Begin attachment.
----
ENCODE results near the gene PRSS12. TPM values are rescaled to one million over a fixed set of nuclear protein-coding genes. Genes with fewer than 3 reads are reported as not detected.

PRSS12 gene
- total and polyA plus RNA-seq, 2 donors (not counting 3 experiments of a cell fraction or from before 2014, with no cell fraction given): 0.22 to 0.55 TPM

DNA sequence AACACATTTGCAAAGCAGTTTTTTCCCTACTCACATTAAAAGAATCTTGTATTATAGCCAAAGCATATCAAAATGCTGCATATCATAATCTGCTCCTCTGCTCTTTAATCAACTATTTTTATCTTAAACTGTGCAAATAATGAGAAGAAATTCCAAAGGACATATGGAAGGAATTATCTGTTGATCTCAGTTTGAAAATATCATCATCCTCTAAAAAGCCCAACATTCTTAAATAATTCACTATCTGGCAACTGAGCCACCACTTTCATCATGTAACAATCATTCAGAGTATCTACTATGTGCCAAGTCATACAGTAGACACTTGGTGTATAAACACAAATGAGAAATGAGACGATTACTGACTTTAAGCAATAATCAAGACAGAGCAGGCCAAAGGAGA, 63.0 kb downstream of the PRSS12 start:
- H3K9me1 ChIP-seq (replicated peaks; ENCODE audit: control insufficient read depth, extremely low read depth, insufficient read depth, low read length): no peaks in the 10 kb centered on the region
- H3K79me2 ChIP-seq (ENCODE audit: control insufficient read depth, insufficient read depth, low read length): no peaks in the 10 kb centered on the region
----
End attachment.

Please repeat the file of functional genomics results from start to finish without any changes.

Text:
ENCODE results near the gene PRSS12. TPM values are rescaled to one million over a fixed set of nuclear protein-coding genes. Genes with fewer than 3 reads are reported as not detected.

PRSS12 gene
- total and polyA plus RNA-seq, 2 donors (not counting 3 experiments of a cell fraction or from before 2014, with no cell fraction given): 0.22 to 0.55 TPM

DNA sequence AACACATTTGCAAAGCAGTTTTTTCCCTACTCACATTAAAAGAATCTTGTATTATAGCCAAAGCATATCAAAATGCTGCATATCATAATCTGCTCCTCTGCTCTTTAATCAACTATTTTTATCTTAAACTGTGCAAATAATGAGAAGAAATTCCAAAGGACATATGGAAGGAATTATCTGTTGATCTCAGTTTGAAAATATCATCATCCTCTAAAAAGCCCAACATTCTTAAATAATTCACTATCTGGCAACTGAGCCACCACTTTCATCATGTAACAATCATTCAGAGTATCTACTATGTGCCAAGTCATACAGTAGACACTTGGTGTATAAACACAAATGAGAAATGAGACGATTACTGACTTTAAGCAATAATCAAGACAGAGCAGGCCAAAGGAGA, 63.0 kb downstream of the PRSS12 start:
- H3K9me1 ChIP-seq (replicated peaks; ENCODE audit: control insufficient read depth, extremely low read depth, insufficient read depth, low read length): no peaks in the 10 kb centered on the region
- H3K79me2 ChIP-seq (ENCODE audit: control insufficient read depth, insufficient read depth, low read length): no peaks in the 10 kb centered on the region